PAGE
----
As an atheist and skeptic, I enjoy thinking, reflecting, pondering.   The idea to deliberately stop thinking appears ludicrous to me.   

Over the years, I have read many definitions of what meditation is supposed to be, but behind many big words it seem essentially to be just an attempt to stop thinking.  Personally I am puzzled, how not thinking can attract anybody.  

Yet so many people claim, that meditation is beneficial for them.   They obviously feel something they call spirituality and it seems that by meditation they can enhance it.  It is elusive to me, just as the idea of somebody claiming to be spiritual but not religious is beyond my comprehension. Feeling interconnected with some cosmical power is as alien to me as is the belief in a deity.   
Sometimes I am wondering, if some spirituality module is lacking in my brain.   Or rather, that I am free of it.   I do not miss spirituality, whatever it may be, but I am puzzled, why it is of so much importance to so many people.   The belief in a deity and in the power of rituals like praying can be explained by extrinsic influences.   But this elusive spirituality seems to be intrinsic.  

Do other atheists experience something like spirituality?   Are there others, who are as void of it as I am?  

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But it cannot work for people like me, who get bored by such exercises.


But that is part of the whole point of it, it takes years, not 10 minutes.  Personally, a part of me I hates sitting meditation; the boredom, the tediousness of it, sometimes the physical pain, seeing the chaos and entertainment that my mind thrives on instead of clarity of thought.  What I can not deny is the physical and mental benefits that have and do happen to me by practicing.  it's like a heavy-set person who has been sedentary for years begins to exercise, the first session, the second, the third and so on are going to be painful, but if they keep with it, then they will get in better shape

What kind of scientist will do an experiment and at the first sign of a negative (in this case, boredom) and give up the experiment?  I once heard a meditation teacher describe proper meditation as one of the easiest techniques to follow, but one of the hardest things our minds will do.  So instead of repeating yourself, that it didn't work for you, just admit that  you don't want to really try.  

Because 10 minutes, a half-hour, or even a hour will not be a fair trial.  It took me hours of sitting there, practicing the technique before any result happened, and the funny thing was, I didn't think it had done a thing, it was my family and friends that noticed changes in my thinking and my attitude and every now and then, I would get a reminder, why don't you go do another meditation weekend, when they thought I was getting chaotic again.

My OP was caused by my interest, why meditation is attractive and beneficial for others.    I did not ask for the projection, that it should be beneficial for me.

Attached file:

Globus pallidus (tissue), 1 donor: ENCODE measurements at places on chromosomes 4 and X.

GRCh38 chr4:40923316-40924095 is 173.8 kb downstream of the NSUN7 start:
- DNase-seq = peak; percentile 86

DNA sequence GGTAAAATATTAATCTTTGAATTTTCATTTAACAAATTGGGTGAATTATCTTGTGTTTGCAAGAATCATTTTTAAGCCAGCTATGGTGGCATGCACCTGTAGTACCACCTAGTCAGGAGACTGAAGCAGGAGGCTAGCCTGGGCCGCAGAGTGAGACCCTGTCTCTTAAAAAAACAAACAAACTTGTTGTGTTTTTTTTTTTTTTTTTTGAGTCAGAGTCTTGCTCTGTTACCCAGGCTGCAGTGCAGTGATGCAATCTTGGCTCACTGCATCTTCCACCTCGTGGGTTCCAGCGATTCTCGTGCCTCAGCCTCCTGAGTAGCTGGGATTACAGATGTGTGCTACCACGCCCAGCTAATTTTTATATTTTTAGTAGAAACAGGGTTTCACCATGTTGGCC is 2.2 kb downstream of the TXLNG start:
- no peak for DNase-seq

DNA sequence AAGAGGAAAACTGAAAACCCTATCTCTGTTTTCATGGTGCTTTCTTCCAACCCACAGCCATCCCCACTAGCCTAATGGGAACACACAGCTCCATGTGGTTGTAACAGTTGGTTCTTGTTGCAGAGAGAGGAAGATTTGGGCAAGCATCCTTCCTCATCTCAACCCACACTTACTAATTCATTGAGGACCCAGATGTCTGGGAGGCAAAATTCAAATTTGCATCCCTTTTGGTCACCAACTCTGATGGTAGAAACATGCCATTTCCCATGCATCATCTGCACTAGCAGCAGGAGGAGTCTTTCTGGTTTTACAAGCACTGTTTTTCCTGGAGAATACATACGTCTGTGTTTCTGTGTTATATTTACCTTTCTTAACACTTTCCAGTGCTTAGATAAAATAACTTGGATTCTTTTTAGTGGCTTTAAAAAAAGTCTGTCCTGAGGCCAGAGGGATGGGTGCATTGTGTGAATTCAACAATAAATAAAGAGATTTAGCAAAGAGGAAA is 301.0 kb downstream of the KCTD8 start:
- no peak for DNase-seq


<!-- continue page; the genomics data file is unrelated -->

People are different, they have different needs.  

It is obvious, that people are motivated to pay the price of getting bored by some exercises, when they expect the reward of fulfilling a need.  It is also obvious, that meditation is a beneficial method of homeostation for those people, who feel some kind of mental or emotional dishomeostasis.

But those people without this dishomeostasis just are not motivated to get bored, when they experience it as nothing but displeasure, when there is reward to earn.    

The effort to learn and gain knowledge is based upon curiosity and a need to know more, it is an intellectual effort.  This cannot be compared with the futile efforts to restore homeostasis, when there is no dishomeostasis.    It cannot be compared with the emotional effort to suffer something unpleasant like boredom.   

Following this logic, every person is interested for example in the benefits of radiation on cancer should should gain personal experience of radiation?   

I accept, that meditation is beneficial for those people, who feel a need for it.   The claim, that meditation can be beneficial for every person, independent of feeling a need, appears to me a claim as unfounded as is the existence of a god.  

Maruli, your OP was at least two things to me:

1) Meditation is trying to stop thoughts.

Hopefully this misunderstanding has been corrected?

2) A general mass of woo woo sounding terms undefined but characterized as something to do with or connected to meditation/'spirituality', ask 6 different people what 'spirituality' means to them and you will likely get 6 different answers.

What do you mean now by 'homeostation' and 'dishomeostasis'? Here you are again working from a faulty premise i believe, or at least some personal understanding of what is happening with people with your own special terminology.

I.M.O it would help if you would either clarify your terms as you use them, or perhaps stick to terms that have common usage and significance.

In my replies to you  I have not presumed to expect you to feel the same way as myself or anyone else about the subject of meditation, but merely to try to help clear up what I feel are profound misunderstandings of it. To this end I feel we are not yet even talking about the same thing, the endeavor is to try and get us on the same page as to what we are actually talking about!

I honestly feel you are reacting to comments from your own special interpretation of meditation and not from having really understood or practised with right understanding. This is not me saying anything bad about you, but it is a plea to you to try and agree to at least even be looking at the same map before discussing the territory.